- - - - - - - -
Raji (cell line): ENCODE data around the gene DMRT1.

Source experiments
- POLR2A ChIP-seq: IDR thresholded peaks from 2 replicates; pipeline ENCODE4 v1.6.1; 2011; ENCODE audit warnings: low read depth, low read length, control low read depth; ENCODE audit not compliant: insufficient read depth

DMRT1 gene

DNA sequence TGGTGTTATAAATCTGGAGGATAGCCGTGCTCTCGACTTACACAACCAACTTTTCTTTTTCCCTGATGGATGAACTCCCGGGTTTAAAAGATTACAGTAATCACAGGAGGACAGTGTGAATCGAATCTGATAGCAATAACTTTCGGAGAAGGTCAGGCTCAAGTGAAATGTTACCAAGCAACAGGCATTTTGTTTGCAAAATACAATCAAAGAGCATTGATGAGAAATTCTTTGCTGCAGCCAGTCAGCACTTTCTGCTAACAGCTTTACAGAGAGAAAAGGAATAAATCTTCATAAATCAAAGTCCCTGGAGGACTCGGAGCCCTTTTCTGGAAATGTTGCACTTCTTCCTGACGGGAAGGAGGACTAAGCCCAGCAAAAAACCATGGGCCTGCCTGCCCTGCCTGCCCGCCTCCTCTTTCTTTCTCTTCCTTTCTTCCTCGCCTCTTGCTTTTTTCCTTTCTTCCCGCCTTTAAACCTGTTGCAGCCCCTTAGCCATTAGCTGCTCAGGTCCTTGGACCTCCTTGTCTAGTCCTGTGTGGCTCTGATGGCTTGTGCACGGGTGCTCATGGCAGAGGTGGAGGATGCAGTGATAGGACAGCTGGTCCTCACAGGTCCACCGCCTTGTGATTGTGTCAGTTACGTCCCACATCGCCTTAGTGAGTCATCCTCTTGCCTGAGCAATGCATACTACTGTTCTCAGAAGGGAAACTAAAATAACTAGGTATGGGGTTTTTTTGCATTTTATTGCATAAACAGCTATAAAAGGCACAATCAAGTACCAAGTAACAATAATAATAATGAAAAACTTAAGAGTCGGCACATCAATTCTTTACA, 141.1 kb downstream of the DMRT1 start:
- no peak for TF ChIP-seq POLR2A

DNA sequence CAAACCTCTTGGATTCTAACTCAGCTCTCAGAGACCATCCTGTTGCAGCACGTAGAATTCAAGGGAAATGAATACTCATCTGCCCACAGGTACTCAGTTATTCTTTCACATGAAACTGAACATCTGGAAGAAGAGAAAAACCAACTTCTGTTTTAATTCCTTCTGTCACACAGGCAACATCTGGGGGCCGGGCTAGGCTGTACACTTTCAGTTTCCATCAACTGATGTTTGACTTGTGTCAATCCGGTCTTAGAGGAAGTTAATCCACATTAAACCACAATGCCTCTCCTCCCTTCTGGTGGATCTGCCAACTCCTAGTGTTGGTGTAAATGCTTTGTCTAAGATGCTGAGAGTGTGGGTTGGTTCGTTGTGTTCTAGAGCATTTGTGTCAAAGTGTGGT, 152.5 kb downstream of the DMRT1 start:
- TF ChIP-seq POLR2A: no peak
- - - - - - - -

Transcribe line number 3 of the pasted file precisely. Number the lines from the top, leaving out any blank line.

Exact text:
- POLR2A ChIP-seq: IDR thresholded peaks from 2 replicates; pipeline ENCODE4 v1.6.1; 2011; ENCODE audit warnings: low read depth, low read length, control low read depth; ENCODE audit not compliant: insufficient read depth